Base Design


Octiman stands on the hexagon of the DIYE logo, plus a small one in front of him, for presentation. Artistic Render

Since the reference image was a bit more light hearted and “stylized” in nature, I thought it would only be appropriate to keep to that notion as far as the character’s proportions and facial appearance is concerned, and keep details to a minimum, at least, far less than what I usually model and render. :sweat_smile: Even less on the actual 3D printable model.


Big eyes, even bigger smile. Artistic Render “That would make even Colgate jealous.” :rofl:


Even bigger hands. Artistic Render :joy:

The Models
Due to my lack of 3D printing experience, two different models were designed. The first of which was designed as the actual character, this model is rigged and animated for all of the “Artistic” renders and it is from this model that the 2nd model was made to be printable. To play it on the safe side, some good advice from a fellow forum member suggested to keep it a bit more “simple”, in light of this, I’ve removed a lot of the smaller details seen on the actual character, from the 3D printable model, this was done to hopefully help in making the model more practically printable, and easier to work with for printing. I hope it does actually help. :sweat_smile:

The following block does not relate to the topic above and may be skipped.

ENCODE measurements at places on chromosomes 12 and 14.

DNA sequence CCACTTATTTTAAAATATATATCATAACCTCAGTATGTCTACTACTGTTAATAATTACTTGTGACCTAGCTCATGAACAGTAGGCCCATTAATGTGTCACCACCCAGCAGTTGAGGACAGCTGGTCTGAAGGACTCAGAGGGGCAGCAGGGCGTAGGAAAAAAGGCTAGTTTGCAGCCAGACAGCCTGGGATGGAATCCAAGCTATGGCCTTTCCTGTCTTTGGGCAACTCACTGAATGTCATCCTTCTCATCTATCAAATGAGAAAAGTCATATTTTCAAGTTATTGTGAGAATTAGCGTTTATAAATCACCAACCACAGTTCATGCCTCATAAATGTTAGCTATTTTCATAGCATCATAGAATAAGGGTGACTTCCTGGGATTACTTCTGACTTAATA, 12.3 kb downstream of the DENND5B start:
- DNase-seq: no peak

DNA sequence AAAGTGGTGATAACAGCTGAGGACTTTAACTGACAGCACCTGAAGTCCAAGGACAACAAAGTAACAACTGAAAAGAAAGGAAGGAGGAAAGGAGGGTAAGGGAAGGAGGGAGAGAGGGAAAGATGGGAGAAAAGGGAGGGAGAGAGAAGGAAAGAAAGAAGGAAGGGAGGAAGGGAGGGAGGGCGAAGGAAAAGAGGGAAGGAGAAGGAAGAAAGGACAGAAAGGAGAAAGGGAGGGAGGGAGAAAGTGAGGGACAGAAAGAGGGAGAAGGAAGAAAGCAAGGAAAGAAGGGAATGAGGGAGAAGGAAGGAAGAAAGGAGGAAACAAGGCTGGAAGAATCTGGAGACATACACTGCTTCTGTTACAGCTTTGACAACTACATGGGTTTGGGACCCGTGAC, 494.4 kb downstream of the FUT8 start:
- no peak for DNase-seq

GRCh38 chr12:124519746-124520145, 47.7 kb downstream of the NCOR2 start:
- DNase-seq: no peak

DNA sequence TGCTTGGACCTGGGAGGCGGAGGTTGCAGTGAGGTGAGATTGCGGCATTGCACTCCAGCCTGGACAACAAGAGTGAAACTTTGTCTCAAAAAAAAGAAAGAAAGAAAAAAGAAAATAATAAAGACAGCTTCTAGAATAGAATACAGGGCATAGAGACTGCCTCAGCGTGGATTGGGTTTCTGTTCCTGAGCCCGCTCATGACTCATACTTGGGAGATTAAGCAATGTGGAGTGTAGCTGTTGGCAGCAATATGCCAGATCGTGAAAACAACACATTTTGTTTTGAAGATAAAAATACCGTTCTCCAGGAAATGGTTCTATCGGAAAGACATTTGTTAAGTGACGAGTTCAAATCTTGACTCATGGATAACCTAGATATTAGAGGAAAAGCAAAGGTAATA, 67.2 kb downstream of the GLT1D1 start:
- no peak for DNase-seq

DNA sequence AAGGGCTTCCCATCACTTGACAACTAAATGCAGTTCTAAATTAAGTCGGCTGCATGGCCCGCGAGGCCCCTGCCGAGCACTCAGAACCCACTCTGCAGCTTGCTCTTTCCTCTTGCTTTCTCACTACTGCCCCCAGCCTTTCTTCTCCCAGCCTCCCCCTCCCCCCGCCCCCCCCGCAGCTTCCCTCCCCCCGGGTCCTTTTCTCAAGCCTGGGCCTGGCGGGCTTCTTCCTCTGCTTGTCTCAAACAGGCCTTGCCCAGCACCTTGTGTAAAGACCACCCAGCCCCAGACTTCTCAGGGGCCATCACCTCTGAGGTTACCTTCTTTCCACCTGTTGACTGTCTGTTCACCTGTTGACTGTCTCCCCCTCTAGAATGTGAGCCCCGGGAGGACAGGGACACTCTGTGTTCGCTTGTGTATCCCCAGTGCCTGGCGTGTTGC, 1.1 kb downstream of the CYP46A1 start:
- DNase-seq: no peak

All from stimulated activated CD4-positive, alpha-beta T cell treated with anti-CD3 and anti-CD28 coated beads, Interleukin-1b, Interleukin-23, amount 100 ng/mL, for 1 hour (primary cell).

3D Printable Model: Modeled at a print scale of 10cm or bigger


Much more basic in detail, without venturing too far away from the character’s original design, but an attempt to make it more practical and reasonable to print.


In the slicer for 3D Printing. Tentacles are separate, and the glass helmet was split to make it slightly easier to fit around his head with those giant eyeballs. :rofl: